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Using the Advanced WiFi Mapping Engine with MySQL

The default back-end database used to store network data is based on SQLite3.  While the advantages of this database include small storage, simple drivers, and being public domain are essential, it's not always the most efficient database engine, especially when it comes to larger amounts of data.  There is also the disadvantage of being single user.

The solution to all of this is to use another database engine.  Since MySQL is quite popular these days and easy to set up, we'll use it.  If you're using anothe database such as PostGres or something, the general idea of this tutorial should work fine for you, but you may need to tweak the schema a bit.


bulletYou are using the latest version of the Advanced WiFi Mapping Engine
bulletYou have the latest version of MySQL installed and ready to go

Step 1:  Install the MySQL ODBC Connector

The wifi mapper uses ODBC to connect to it's data source.  To connect to a MySQL DB, you need the MySQL ODBC Connector.  It can be downloaded here:

Get the newest version possible.  I think at a minimum you need 3.51.10, as older versions of 3.51 won't work with the latest version of MySQL due to a protocol change.

Step 2:  Initializing the DB with the proper schema

The schema for importing into MySQL can be found in the folder in which you installed the program.  However if for some reason you deleted it in your last rampage of frustration in lack one free cluster on your hard drive, here's an extra copy:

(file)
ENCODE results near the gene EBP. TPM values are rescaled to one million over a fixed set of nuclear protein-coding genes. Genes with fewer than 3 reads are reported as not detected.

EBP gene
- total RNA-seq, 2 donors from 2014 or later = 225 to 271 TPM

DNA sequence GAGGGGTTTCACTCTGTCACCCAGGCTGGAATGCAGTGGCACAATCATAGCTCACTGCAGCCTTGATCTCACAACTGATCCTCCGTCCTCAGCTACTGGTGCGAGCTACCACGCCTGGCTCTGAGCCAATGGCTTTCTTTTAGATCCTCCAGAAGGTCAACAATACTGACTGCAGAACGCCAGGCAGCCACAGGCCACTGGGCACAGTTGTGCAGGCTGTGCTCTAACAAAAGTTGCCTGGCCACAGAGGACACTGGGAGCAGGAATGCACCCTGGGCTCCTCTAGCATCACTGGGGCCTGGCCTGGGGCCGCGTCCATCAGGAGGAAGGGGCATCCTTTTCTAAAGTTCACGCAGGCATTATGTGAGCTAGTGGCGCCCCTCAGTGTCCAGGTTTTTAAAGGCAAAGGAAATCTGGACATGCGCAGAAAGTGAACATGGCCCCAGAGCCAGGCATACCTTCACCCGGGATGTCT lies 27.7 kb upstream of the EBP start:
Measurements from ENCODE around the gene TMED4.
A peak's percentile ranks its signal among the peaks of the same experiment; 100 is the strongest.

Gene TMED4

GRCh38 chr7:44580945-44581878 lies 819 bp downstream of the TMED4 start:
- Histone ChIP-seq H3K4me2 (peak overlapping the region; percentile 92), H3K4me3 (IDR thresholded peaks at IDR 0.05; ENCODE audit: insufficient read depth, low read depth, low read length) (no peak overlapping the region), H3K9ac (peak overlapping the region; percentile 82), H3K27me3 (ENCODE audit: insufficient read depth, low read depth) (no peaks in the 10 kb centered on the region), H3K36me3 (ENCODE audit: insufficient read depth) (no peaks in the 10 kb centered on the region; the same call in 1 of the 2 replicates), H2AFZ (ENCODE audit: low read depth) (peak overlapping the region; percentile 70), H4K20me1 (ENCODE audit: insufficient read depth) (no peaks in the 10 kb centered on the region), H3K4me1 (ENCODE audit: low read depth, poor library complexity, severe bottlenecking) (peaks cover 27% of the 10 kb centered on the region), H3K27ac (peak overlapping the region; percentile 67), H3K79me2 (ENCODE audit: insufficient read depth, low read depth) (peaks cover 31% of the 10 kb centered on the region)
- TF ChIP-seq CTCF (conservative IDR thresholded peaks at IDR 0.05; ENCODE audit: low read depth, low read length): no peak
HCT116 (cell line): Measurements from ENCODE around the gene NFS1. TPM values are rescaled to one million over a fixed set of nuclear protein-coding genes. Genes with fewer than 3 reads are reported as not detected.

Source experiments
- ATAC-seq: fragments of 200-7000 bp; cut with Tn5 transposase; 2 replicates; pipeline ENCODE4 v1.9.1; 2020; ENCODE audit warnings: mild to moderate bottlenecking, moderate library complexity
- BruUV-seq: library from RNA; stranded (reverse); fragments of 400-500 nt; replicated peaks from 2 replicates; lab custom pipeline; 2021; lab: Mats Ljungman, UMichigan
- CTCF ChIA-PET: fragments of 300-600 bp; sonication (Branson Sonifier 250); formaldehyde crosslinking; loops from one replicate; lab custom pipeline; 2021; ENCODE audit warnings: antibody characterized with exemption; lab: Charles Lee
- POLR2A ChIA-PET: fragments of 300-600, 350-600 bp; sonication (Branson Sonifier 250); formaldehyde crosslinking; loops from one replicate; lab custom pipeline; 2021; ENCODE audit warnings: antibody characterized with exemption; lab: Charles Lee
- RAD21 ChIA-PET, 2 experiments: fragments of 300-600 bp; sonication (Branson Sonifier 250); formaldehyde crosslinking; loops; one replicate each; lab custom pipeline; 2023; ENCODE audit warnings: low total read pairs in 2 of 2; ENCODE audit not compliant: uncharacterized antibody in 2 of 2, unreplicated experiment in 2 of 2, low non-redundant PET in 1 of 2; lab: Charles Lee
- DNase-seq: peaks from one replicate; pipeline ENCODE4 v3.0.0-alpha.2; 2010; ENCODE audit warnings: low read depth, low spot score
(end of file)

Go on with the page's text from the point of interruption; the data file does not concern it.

If anybody would like to convert the syntax over to other DB engines, e-mail them do me and I'll post them here.

Import that file into a clean database in MySQL using the method of your choice.  (Yes, I know this is a cop out, I'll finish this part of the tutorial later.)

Step 3:  Create a DSN

A DSN (Data Source Name) is required to describe the ODBC connection settings.  Open up the wifi mapper, click options, edit preferences, and click on the database tab at the top.  You should have something that looks a bit like this:

Click on the DSN Setup button.  This will launch the ODBC data source setup.

If you want this data source to be accessible from any user on your system, click on the System DSN tab.  Otherwise click on User DSN tab.  In either case, click the add button.  Scroll down into the list of drivers and find the MySQL driver as shown below:

Click finish.  Fill in all the appropriate boxes.  The Data Source Name can be just about anything.  Same with description.  The server is the address of your MySQL server.  It's probably localhost if it's on your machine.  The username and password fields should be self explanatory.  For Database, pull down the drop down list and choose the name of the database that you decided to use.  When you get done, you should have something like this:

Click Test to test the connection.  It should say something along the lines of "woot, it worked".  (I paraphrased that slightly.)  If everything is cool, then hit OK.  If not, go back and see what you did wrong.  :-)  On the main ODBC setup window, just click ok.

Step 4: Set Up the WiFi Mapping Engine

You should be back to the wifi mapper options panel by now.  Pull down the DSN drop down and find the DSN you just created.  Next be sure to uncheck 'Use Transactions'.  MySQL doesn't support or need transactions for optimization.

Hit Ok, and restart the WiFi Mapping Engine.  You should be good to go.


Depending on your OS, particularly win9x, these screens may look entirely different to you, but the concept is the same.

If you have all kinds of problems, make sure you have version 2.8 of the MDAC components.



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Copyright 1998-2005, Brad Isbell []